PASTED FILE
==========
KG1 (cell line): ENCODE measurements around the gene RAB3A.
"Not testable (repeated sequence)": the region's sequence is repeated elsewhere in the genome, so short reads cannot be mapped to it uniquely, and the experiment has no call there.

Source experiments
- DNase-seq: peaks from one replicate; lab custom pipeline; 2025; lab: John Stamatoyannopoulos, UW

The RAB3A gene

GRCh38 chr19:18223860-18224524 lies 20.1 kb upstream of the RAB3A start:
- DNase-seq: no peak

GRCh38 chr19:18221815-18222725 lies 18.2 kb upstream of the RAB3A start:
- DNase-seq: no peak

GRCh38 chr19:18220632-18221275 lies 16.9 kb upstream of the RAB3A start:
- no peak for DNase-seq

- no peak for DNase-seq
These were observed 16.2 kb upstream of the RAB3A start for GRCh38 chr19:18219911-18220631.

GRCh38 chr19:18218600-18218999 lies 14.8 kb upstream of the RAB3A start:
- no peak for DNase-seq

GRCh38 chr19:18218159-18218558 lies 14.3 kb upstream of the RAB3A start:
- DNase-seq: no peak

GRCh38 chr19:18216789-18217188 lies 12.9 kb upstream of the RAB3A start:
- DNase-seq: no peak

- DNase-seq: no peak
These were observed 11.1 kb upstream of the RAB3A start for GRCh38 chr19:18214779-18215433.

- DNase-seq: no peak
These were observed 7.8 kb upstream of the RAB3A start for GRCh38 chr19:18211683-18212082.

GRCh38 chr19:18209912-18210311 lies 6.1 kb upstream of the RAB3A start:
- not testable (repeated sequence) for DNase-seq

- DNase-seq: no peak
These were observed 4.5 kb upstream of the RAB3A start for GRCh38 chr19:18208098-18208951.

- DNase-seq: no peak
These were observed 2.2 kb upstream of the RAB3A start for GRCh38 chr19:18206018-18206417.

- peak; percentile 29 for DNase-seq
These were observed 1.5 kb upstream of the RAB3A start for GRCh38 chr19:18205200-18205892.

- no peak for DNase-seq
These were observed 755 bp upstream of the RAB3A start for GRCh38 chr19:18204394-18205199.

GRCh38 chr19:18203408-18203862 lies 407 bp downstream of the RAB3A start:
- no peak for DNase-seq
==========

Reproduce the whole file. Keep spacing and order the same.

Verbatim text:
KG1 (cell line): ENCODE measurements around the gene RAB3A.
"Not testable (repeated sequence)": the region's sequence is repeated elsewhere in the genome, so short reads cannot be mapped to it uniquely, and the experiment has no call there.

Source experiments
- DNase-seq: peaks from one replicate; lab custom pipeline; 2025; lab: John Stamatoyannopoulos, UW

The RAB3A gene

GRCh38 chr19:18223860-18224524 lies 20.1 kb upstream of the RAB3A start:
- DNase-seq: no peak

GRCh38 chr19:18221815-18222725 lies 18.2 kb upstream of the RAB3A start:
- DNase-seq: no peak

GRCh38 chr19:18220632-18221275 lies 16.9 kb upstream of the RAB3A start:
- no peak for DNase-seq

- no peak for DNase-seq
These were observed 16.2 kb upstream of the RAB3A start for GRCh38 chr19:18219911-18220631.

GRCh38 chr19:18218600-18218999 lies 14.8 kb upstream of the RAB3A start:
- no peak for DNase-seq

GRCh38 chr19:18218159-18218558 lies 14.3 kb upstream of the RAB3A start:
- DNase-seq: no peak

GRCh38 chr19:18216789-18217188 lies 12.9 kb upstream of the RAB3A start:
- DNase-seq: no peak

- DNase-seq: no peak
These were observed 11.1 kb upstream of the RAB3A start for GRCh38 chr19:18214779-18215433.

- DNase-seq: no peak
These were observed 7.8 kb upstream of the RAB3A start for GRCh38 chr19:18211683-18212082.

GRCh38 chr19:18209912-18210311 lies 6.1 kb upstream of the RAB3A start:
- not testable (repeated sequence) for DNase-seq

- DNase-seq: no peak
These were observed 4.5 kb upstream of the RAB3A start for GRCh38 chr19:18208098-18208951.

- DNase-seq: no peak
These were observed 2.2 kb upstream of the RAB3A start for GRCh38 chr19:18206018-18206417.

- peak; percentile 29 for DNase-seq
These were observed 1.5 kb upstream of the RAB3A start for GRCh38 chr19:18205200-18205892.

- no peak for DNase-seq
These were observed 755 bp upstream of the RAB3A start for GRCh38 chr19:18204394-18205199.

GRCh38 chr19:18203408-18203862 lies 407 bp downstream of the RAB3A start:
- no peak for DNase-seq